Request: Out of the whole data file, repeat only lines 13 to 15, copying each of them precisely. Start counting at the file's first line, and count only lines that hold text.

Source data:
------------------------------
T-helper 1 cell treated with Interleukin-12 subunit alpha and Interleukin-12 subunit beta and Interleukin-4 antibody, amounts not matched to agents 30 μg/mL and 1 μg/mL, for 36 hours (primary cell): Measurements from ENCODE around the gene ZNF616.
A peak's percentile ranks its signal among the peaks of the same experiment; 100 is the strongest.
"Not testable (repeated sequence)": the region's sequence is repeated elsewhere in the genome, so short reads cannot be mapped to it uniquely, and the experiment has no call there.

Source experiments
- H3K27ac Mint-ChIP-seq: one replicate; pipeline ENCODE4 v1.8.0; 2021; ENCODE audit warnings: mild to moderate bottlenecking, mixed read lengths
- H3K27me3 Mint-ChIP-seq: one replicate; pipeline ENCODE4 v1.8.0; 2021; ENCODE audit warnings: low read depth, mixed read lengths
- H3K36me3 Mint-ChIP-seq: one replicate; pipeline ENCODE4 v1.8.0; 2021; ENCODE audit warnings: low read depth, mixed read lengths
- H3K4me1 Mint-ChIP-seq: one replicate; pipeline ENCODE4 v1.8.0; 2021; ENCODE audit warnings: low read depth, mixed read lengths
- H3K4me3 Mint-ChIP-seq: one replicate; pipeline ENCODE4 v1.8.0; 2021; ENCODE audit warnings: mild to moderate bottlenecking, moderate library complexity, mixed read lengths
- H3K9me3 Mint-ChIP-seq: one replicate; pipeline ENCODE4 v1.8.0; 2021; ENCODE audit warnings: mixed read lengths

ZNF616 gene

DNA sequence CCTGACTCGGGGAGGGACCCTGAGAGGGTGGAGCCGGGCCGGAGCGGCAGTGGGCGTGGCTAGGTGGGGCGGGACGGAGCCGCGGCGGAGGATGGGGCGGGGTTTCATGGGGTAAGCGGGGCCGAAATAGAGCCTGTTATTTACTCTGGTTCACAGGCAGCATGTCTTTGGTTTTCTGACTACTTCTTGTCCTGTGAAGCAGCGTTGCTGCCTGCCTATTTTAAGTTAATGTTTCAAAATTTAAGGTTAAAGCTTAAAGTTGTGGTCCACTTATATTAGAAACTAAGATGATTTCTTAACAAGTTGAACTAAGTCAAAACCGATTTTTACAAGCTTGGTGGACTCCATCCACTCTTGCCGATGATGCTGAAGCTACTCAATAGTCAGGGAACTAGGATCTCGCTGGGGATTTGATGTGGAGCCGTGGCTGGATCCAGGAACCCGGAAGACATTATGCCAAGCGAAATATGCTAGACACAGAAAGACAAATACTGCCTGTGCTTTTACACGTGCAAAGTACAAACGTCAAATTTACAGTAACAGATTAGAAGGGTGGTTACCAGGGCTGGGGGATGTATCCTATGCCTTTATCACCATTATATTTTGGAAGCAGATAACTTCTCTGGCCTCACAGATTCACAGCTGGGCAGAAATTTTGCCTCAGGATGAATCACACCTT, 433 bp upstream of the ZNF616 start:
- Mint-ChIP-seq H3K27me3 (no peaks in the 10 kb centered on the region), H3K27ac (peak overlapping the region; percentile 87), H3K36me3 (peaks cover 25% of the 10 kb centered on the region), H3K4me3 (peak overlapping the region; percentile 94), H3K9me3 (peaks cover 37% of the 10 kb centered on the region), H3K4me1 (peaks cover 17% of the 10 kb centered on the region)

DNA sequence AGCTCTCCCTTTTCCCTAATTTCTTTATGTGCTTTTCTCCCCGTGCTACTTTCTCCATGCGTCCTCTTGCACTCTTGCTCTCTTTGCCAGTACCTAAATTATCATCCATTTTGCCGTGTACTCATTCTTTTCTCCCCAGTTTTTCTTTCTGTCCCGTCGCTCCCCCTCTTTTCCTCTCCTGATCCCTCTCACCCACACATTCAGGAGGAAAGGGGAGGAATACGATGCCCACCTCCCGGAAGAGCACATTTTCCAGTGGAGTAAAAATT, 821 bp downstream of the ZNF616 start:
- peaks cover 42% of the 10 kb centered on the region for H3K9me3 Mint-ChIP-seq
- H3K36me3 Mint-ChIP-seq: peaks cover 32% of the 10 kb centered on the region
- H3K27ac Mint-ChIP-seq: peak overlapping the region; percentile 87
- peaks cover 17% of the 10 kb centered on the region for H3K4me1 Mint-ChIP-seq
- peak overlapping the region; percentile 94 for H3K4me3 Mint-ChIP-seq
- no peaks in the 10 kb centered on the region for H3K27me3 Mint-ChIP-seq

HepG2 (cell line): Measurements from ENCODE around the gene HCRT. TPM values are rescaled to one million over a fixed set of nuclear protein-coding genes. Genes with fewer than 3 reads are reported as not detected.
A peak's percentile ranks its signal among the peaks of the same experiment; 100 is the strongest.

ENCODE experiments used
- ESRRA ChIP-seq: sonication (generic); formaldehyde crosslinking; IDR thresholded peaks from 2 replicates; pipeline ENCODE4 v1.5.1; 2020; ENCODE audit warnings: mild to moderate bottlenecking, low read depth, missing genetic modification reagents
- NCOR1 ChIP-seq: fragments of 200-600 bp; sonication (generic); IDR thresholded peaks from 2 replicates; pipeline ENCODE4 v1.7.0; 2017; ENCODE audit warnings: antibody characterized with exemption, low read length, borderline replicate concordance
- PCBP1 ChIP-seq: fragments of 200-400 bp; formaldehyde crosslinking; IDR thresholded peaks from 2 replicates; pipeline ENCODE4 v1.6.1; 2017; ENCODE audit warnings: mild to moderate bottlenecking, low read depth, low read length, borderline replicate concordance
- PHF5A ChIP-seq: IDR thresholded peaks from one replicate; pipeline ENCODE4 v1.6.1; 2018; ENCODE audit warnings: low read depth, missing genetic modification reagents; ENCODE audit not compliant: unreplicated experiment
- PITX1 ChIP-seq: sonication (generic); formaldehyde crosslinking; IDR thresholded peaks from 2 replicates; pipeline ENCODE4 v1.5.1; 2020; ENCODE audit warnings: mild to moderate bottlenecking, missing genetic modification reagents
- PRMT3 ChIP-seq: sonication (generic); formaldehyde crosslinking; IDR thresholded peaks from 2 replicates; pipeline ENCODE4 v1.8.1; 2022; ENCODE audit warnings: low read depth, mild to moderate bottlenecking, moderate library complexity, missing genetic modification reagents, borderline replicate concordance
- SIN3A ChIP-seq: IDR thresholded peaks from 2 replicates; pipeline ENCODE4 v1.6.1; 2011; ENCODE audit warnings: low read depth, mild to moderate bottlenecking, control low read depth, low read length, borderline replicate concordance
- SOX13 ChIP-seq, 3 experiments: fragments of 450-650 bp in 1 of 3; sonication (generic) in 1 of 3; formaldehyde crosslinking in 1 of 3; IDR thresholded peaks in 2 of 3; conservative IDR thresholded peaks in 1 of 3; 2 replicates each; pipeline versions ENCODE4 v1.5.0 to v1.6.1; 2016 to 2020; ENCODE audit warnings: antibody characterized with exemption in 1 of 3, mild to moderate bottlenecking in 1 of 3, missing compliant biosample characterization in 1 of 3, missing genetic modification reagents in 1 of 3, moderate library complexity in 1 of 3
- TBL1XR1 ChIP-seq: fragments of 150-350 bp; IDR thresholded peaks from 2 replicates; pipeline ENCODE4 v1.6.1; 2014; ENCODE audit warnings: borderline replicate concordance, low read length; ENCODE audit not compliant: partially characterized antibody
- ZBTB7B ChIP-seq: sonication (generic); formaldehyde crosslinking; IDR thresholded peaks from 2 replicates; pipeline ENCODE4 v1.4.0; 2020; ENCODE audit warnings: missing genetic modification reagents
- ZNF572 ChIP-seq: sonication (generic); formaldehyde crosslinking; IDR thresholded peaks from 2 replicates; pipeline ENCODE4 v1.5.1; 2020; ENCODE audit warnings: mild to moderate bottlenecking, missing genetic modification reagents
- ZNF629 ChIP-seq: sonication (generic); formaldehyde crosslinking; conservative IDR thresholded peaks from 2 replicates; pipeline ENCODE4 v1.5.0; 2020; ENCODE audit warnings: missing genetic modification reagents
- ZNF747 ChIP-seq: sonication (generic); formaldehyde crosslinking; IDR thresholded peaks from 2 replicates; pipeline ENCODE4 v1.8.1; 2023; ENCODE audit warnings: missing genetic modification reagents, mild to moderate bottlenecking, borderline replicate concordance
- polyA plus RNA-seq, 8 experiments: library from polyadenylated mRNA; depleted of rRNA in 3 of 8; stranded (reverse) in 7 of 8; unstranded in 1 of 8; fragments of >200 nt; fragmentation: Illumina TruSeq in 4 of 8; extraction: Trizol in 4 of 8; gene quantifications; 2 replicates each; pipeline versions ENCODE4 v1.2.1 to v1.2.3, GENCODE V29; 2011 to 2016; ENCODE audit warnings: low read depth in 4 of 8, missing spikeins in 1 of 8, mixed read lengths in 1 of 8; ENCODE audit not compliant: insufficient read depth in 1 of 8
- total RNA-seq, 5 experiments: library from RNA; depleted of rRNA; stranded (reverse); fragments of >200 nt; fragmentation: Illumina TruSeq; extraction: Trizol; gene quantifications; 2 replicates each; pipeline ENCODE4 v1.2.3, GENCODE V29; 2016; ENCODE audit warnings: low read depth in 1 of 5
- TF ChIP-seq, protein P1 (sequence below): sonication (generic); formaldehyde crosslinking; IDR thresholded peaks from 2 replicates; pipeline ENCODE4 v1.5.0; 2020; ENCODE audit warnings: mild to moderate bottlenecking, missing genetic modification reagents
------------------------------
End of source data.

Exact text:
- Mint-ChIP-seq H3K27me3 (no peaks in the 10 kb centered on the region), H3K27ac (peak overlapping the region; percentile 87), H3K36me3 (peaks cover 25% of the 10 kb centered on the region), H3K4me3 (peak overlapping the region; percentile 94), H3K9me3 (peaks cover 37% of the 10 kb centered on the region), H3K4me1 (peaks cover 17% of the 10 kb centered on the region)

DNA sequence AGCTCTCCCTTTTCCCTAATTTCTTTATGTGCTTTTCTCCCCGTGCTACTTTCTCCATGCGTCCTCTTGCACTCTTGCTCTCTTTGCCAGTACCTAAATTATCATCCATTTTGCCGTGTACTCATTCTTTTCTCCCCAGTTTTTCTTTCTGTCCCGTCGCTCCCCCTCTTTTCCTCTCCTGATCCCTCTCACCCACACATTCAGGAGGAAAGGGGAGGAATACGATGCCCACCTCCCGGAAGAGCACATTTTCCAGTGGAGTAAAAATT, 821 bp downstream of the ZNF616 start:
- peaks cover 42% of the 10 kb centered on the region for H3K9me3 Mint-ChIP-seq